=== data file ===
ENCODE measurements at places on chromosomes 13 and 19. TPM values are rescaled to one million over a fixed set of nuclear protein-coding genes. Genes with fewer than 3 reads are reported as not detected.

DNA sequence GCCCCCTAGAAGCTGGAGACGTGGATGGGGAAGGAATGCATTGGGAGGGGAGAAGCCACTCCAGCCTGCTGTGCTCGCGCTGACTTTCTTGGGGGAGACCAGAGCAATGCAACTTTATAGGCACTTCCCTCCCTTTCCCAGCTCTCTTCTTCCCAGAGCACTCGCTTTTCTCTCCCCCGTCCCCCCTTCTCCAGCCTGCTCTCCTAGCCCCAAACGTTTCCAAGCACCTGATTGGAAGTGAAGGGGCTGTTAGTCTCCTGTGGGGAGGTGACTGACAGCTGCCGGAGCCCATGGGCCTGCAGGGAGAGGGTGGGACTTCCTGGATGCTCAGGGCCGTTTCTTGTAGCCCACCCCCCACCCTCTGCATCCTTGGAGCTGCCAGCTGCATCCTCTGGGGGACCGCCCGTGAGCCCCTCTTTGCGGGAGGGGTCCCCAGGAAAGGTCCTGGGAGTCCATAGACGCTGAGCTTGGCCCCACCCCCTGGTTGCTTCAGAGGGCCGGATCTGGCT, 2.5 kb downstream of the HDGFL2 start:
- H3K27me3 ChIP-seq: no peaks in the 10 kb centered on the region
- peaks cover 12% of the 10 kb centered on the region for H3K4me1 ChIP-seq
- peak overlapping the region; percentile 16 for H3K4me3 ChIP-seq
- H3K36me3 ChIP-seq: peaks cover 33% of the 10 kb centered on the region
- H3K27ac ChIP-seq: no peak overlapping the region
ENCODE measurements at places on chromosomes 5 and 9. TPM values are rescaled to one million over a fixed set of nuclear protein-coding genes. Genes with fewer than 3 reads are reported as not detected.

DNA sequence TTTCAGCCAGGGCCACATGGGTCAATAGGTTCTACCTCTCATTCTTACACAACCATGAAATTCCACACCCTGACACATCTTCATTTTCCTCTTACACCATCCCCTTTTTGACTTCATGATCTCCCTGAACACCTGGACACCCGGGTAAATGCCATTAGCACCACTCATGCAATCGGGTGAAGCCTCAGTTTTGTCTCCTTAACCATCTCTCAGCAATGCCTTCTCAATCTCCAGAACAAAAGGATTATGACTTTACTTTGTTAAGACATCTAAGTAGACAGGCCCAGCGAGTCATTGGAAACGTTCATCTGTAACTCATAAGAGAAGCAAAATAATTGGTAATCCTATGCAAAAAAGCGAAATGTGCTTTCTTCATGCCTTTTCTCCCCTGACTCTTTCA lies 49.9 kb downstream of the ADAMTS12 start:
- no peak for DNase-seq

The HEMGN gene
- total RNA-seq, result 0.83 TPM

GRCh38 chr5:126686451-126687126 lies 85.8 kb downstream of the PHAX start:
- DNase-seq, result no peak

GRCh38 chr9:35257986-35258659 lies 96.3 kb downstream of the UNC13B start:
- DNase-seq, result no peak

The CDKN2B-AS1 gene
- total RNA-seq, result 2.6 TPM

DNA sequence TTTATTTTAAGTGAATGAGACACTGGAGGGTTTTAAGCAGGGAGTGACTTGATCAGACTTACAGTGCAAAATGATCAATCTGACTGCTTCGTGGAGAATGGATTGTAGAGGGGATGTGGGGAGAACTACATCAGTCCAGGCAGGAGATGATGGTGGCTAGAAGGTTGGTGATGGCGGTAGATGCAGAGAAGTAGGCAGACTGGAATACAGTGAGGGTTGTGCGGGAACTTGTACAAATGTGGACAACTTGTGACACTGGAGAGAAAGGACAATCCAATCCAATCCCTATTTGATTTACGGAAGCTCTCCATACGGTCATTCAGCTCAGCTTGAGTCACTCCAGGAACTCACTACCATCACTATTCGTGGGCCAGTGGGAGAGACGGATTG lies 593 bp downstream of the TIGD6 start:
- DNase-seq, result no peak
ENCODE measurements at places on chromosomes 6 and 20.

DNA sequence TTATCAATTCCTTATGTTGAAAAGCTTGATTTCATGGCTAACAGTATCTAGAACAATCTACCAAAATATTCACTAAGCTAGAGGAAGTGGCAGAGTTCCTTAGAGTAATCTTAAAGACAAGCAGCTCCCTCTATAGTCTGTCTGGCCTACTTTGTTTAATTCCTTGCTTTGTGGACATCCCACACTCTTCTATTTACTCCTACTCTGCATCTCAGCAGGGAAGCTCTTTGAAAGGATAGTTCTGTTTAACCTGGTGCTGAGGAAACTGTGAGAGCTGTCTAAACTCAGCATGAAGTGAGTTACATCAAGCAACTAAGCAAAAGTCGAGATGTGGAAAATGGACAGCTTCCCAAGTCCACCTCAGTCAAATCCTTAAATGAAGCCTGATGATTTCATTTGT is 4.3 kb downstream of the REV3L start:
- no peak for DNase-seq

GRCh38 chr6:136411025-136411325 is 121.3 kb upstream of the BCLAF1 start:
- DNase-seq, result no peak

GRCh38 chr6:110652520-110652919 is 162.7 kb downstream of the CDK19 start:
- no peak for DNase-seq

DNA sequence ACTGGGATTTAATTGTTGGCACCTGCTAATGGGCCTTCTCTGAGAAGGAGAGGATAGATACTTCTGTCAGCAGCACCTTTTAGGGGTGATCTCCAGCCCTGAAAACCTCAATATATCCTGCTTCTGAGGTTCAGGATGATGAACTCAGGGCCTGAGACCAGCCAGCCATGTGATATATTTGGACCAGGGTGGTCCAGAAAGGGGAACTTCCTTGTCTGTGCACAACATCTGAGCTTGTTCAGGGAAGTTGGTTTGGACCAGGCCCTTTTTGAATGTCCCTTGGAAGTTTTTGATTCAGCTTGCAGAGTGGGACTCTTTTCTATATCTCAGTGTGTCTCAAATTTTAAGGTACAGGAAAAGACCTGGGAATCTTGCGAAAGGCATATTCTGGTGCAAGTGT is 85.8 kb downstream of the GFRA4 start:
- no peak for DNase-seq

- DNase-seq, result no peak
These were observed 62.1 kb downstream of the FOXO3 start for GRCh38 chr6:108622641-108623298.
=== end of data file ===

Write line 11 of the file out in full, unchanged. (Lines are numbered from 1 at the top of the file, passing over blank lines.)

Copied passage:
The HEMGN gene